The gift of presence
Things just don’t feel right. All around you there are signs that you should be happy, and yet you ache with a nagging sense of discontent.
In the news we are hearing how Facebook is linked to depression. Perhaps. But depression, discontent, generally feeling in a funk are states of mind, body and spirit that have roamed this earth long before Mark Zuckerberg made his mark. So where can we lay the blame? We start to rummage around in the past, trying to find clues for where it all went wrong, but if the problems are here in the present, isn’t that where we should look?
When I sit with clients I often see how hard they strain away from their present skin, whether that is because they are longing to see a future change that may or may not ever happen, or because they are caught in a prism of mirrors that they hold up to a past that changes each time they look at it. They are lost from the present, either because what is here and now is too painful, or perhaps simply they have formed a habit of constantly looking back or forward.
The funny thing about the present is that it is always here for us to look at. We do not have to flick through photos to remember, or drum our fingers as we count down the days to a future possible. It is here for the taking, and that carries a measure of control with it. We have the ability to control how much we immerse ourselves in the here and now, accepting what is without trying to change.
Sometimes the present is too painful. We have all developed coping mechanisms, and avoidance is one form of coping mechanism. In the case of extreme trauma we can suffer post-traumatic stress disorder (PTSD), and in this case we dissociate from our present feelings (we become emotionally numbed) because if we were to connect with them we might become overwhelmed.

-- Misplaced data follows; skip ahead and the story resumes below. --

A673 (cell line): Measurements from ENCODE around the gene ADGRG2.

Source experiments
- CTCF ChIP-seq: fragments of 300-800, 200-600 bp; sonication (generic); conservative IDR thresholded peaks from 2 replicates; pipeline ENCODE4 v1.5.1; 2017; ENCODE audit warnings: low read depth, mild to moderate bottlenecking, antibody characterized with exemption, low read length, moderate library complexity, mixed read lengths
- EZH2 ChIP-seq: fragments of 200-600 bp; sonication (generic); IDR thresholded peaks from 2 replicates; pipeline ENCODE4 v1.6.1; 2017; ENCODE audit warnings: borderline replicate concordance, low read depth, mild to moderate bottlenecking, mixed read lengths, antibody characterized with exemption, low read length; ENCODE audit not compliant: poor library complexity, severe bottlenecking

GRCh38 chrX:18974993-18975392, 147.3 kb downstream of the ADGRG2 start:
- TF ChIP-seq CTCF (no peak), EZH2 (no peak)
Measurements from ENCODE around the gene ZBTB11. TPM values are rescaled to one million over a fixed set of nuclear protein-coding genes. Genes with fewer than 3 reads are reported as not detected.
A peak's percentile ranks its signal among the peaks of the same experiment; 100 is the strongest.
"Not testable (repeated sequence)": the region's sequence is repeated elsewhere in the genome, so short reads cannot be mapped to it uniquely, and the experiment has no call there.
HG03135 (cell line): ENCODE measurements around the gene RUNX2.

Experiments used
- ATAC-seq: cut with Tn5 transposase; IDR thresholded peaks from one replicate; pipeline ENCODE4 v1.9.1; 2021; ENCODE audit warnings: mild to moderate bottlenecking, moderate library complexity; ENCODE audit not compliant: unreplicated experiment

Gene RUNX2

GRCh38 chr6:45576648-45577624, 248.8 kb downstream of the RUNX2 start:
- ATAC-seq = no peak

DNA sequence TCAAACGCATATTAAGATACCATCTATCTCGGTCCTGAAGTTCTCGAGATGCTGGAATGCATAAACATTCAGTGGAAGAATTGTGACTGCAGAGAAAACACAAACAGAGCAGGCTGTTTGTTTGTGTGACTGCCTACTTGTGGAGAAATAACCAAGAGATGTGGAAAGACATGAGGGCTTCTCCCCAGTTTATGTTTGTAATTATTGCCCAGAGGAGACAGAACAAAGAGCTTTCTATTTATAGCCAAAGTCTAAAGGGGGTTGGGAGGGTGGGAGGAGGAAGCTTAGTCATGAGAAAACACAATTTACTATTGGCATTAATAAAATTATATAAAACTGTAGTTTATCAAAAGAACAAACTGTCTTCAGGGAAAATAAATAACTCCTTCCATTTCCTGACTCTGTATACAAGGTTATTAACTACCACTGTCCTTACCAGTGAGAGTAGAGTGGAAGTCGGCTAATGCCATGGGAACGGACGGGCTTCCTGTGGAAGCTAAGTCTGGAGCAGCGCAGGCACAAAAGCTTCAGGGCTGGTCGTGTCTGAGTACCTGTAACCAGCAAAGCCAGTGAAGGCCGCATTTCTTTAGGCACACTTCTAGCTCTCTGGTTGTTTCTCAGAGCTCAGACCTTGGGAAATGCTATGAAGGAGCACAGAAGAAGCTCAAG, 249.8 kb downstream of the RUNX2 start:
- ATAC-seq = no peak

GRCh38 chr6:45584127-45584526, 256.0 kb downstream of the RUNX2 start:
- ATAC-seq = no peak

In less extreme cases, we may be avoiding the present because we believe the pain would be too much to handle. Sometimes the fear of unravelling is too much, so we keep it all held tightly in. In this case, perhaps we could try small steps towards awareness of the present. I am a firm believer that we cannot achieve change until we have become fully aware (and accepted) what is. So I see the process of change as –
A useful starting point with awareness and acceptance is a mindfulness technique called the ‘Three Minute Breathing Space’. There are many versions of this widely available, and I originally discovered this in Jon Kabat-Zinn’s ‘Full Catastrophe Living’ (2001) but below is my version. In my version I have separated out the three dimensions of our awareness into…
Sit in a quiet room where there are no distractions. Let your breathing be the anchor to hold you in the present. Just notice your breath, and do not try to change anything. As you breathe –
Chris Warren-Dickins BACP Registered Counsellor
Comments are closed.